Think outside the box.
Mayor Richard M. Daley issued this challenge to educators a few weeks ago. Be creative, he told them, come up with new ideas to boost high school test scores. To get things started, he offered an idea of his own: Add a fifth year to high school to give low-scoring students more time to catch up. Picking up the mayor’s lead, Schools CEO Paul Vallas started talking about requiring all students to take double periods of reading and math. But thinking outside the box means brainstorming and testing new ideas, not imposing them on schools from government offices on Clark Street.
Sometimes the most effective ideas come from the grassroots. Take Manley High, for instance, a high-poverty school in a tough West Side neighborhood. Six years ago, students there were more likely to be arrested than to go to college. In 1997, the school launched the Umoja Student Development Corp., an innovative program created by a North Side community activist to boost student motivation through public service. During the first year, Umoja students bought and renovated a single-family house, then sold it to an elderly woman in need of an affordable home. Today the program is thriving.
Two-thirds of Manley’s 600 students participate. Attendance is up; freshmen course failure is down. And seniors are four times more likely to go to college than they were three years ago.
Manley teachers are also finding novel ways to motivate their students. History teacher John Deligiannis uses humor to connect with his students.
“Some teachers say, ‘Students don’t have to like you to learn from you,'” Deligiannis explains. “I really don’t think that’s true. If a student hates you they definitely won’t learn from you.”
But as Associate Editor Liz Duffrin reports, motivation is a two-way street. Teachers insist students can—but won’t—do the work, so they give up. Students maintain that teachers don’t care, so they stop trying. Truth be told, there may be some indifference on both sides. That’s what happens when students and teachers misread each other. Indeed, Duffrin’s stories illustrate a lack of clear communication between students and teachers, who in some cases, even lack the knowledge about how to motivate adolescents.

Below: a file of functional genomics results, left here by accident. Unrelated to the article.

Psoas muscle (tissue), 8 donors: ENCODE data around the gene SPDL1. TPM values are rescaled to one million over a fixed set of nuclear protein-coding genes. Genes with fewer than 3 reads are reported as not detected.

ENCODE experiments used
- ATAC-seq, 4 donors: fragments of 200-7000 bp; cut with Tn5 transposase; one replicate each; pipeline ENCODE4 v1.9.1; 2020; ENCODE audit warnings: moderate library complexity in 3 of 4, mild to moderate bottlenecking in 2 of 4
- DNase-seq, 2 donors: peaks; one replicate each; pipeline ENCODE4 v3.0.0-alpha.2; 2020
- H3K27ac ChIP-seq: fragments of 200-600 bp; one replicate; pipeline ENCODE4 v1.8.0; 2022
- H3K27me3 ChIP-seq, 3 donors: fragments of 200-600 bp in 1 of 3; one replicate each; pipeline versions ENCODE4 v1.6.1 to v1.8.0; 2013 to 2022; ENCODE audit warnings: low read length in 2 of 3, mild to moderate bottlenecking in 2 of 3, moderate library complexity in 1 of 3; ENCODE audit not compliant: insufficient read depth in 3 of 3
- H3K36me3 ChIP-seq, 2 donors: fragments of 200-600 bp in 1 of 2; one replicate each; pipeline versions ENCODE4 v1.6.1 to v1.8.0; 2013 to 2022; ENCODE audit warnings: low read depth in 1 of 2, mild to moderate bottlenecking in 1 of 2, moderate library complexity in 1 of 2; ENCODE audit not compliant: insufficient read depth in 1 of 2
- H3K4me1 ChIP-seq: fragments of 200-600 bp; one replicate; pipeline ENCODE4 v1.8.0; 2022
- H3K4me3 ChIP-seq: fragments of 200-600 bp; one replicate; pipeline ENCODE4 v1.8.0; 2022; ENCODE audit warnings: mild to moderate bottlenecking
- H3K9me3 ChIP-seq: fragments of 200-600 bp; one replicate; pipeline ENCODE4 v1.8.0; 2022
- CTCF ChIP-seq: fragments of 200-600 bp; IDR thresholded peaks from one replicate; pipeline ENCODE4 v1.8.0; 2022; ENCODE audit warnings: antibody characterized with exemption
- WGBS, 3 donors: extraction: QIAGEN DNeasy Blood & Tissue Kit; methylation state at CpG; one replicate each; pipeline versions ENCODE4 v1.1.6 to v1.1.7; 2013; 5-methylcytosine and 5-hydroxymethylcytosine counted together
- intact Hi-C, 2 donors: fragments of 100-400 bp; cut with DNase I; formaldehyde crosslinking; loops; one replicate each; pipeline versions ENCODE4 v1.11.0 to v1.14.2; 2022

Both those problems can be fixed. For one, teachers need more time to get to know their students. Researchers offer a number of ideas, such as block scheduling and four-year advisory programs. The School Board has touted those ideas, but Chicago’s high schools, like big, urban high schools everywhere, have proven to be exceedingly resistant to meaningful change.
The board could stand to learn more about how to motivate high schools, positively as well as negatively. It could encourage high schools—like South Shore—where a serious dialog is taking place. There, civic and community leaders banded together and asked the board to intervene and allow them to turn around the school. But the board’s heavy-handed version of intervention nearly undermined the group’s groundwork, as Contributing Editor Jody Temkin reports in this month’s Intervention Chronicles.
But until the board ascends the motivation learning curve, it can at least ratchet up its program to create more small schools, both within the regular system and as charters. Such schools bring together like-minded educators, who will have a head start on working well with students. And students would benefit from smaller learning communities that allow for closer personal relationships with teachers.
If the board creates enough small high schools to show parents and other teachers the good that can happen inside them, it might persuade standard schools to rethink what they do.